SEC Proposes to Enhance Private Fund Marketing

Matt Deatherage, CFA, CIPM

March 9, 2022

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Recently we have observed numerous trends in the investment industry for a higher level of transparency and more standardized reporting from investment managers. To name a few, the SEC is pushing for more comprehensive advertising requirements with the Modernized Marketing Rule for Investment Advisors and FINRA with rule 2210 for Communications with the Public for Fund Managers. The most recent proposed update for standardized performance reporting has come from the SEC in a series of amendments aiming to enhance private fund reporting.

Liquid Fund Performance:

A liquid fund, defined as “any private fund that seeks to generate income by investing in a portfolio of short-term obligations in order to maintain a stable net asset value per unit or minimize principal volatility for investors,” is required to present annual total investment returns on a net basis since the inception of the fund. In addition to the annual net return requirements, the proposal also requires the presentation of annualized net returns covering a one-, five-, and ten-year period (as well as since-inception if the fund has not been in existence for any of the stated time periods required). An additional metric the proposal is pushing for is the cumulative return through the most recent period end (defined as the most recent quarter-end), net-of-fees.

Illiquid Fund Performance:

An illiquid fund, which is defined as “any fund investing in securities that cannot be sold or disposed of in the ordinary course of business within seven calendar days at approximately the value ascribed to it by the fund,” is required to present a series of money-weighted return statistics (e.g., Internal Rate of Return (“IRR”)). These statistics include the gross and net since-inception money-weighted return and the gross invested capital multiple (also known as the “MOIC”) as of the most recent calendar quarter-end, without the impact of any subscription lines of credit used.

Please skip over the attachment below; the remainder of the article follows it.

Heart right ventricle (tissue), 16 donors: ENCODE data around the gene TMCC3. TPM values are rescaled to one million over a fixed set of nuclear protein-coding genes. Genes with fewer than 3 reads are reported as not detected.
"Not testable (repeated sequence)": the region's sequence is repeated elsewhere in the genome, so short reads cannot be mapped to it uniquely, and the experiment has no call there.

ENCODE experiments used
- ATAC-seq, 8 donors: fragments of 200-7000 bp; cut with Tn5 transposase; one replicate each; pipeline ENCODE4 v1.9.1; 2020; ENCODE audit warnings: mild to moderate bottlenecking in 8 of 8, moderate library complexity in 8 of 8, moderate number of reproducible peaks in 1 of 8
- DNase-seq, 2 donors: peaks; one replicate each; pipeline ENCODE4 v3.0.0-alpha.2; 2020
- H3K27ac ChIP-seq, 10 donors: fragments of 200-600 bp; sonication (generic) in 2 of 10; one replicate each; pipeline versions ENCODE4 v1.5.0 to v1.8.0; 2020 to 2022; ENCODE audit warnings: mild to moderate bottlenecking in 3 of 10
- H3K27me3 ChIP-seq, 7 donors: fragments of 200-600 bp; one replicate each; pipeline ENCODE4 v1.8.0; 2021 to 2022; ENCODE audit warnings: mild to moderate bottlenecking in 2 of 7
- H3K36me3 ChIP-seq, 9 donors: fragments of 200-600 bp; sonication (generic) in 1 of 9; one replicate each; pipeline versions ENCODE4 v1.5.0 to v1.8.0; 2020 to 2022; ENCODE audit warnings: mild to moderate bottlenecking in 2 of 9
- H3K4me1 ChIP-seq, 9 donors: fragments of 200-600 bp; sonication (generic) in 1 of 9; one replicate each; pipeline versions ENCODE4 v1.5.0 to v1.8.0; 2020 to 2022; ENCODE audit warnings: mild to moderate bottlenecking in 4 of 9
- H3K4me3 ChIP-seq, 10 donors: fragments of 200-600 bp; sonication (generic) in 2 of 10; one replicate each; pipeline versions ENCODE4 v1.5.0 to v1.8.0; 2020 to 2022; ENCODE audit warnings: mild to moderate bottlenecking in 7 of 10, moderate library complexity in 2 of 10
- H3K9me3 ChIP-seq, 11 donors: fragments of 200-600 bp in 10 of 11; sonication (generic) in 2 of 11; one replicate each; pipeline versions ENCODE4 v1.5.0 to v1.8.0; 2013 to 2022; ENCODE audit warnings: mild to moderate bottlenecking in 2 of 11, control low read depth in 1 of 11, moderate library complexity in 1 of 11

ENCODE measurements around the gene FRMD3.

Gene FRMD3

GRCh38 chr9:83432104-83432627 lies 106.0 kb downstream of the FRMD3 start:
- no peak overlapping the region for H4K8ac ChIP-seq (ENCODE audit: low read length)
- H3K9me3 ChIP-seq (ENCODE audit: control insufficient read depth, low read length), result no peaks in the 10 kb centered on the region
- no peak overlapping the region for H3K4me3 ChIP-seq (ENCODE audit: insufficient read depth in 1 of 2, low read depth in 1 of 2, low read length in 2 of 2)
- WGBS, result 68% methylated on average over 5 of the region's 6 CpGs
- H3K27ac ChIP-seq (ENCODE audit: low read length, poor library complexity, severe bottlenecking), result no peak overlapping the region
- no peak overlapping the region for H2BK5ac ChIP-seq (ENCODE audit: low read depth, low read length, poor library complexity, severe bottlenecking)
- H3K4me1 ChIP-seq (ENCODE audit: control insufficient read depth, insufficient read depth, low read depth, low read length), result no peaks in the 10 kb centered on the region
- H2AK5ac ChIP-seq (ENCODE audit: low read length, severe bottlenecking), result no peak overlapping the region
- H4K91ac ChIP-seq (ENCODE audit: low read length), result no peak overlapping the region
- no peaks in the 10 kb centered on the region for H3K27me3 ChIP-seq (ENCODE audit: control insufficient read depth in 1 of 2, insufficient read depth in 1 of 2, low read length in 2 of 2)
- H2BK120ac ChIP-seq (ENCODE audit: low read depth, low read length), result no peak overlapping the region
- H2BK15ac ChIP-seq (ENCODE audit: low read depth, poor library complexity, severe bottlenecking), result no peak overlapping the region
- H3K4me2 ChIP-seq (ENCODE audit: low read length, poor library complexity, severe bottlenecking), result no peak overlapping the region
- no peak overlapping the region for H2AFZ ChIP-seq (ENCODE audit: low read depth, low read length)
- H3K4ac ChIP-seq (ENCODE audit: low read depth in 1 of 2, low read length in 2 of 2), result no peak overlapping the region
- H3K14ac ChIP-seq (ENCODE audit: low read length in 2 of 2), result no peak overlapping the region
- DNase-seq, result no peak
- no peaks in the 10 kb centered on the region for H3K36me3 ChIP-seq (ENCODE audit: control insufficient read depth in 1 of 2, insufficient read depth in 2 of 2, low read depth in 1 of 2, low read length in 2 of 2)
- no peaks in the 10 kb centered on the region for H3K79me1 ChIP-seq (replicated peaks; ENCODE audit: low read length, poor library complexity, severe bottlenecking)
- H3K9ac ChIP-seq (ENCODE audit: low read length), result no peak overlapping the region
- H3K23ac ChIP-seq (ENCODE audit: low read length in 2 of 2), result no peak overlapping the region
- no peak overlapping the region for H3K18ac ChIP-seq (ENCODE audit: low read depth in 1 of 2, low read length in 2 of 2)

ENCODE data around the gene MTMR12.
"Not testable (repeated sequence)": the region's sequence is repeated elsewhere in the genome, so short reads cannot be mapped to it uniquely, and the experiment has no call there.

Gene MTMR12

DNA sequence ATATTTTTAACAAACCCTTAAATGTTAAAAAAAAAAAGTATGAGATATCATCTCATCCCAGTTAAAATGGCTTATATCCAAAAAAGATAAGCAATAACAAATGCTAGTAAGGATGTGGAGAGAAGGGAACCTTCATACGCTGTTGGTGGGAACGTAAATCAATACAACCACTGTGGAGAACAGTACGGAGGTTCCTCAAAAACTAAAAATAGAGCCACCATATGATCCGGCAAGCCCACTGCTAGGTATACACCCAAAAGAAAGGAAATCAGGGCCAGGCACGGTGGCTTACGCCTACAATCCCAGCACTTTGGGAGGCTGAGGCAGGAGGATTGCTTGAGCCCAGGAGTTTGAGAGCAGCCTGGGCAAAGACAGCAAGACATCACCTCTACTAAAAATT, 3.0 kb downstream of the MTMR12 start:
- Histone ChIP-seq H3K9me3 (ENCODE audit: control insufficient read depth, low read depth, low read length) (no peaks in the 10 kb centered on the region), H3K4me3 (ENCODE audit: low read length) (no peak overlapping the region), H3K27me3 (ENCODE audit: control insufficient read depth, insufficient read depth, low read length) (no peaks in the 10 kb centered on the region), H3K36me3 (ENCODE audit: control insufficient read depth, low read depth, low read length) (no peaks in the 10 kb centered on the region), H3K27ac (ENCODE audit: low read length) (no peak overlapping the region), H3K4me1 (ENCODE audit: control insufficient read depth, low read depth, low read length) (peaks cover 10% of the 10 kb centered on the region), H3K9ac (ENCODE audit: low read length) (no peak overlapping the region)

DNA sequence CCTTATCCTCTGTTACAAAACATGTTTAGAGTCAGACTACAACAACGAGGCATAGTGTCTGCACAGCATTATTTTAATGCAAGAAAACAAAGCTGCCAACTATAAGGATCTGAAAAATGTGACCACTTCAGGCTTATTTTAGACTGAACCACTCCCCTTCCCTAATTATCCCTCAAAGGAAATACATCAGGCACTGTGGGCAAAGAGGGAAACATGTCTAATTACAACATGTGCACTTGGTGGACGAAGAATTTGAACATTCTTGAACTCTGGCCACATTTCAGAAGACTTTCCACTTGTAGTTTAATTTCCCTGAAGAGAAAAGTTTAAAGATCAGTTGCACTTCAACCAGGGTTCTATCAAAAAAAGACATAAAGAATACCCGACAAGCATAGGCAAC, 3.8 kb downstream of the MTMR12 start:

Both liquid and illiquid funds will be expected to include robust disclosures regarding the adopted calculation methodology and any assumptions made in the calculation of presented statistics. In addition to the criteria being used, illiquid funds will be expected to include prominent disclosures regarding the contributions and withdrawals to and from fund investors, as well as the fund’s current net asset value. Outside of calculation methodologies, the SEC is proposing detailed disclosures to be required outlining any and all applicable fees and expenses that have been, and are expected to be, incurred in the management of the fund. These proposed disclosures would be in addition to existing required SEC disclosures.

Comment Period:

These proposed rules are not yet finalized. The public comment period will remain open for 60 days proceeding the release on these proposed rules amendments (which was released in February 2022). Once the comment period concludes, the SEC will consider feedback provided and finalize the new amendments. For more information on this recent press release, and the proposed amendments to the rule, see the full press release here.

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Longs Peak is a consulting firm specialized in helping investment firms and asset owners calculate and present investment performance. If you need assistance preparing for any of these new proposed rules, please contact us at or visit our website at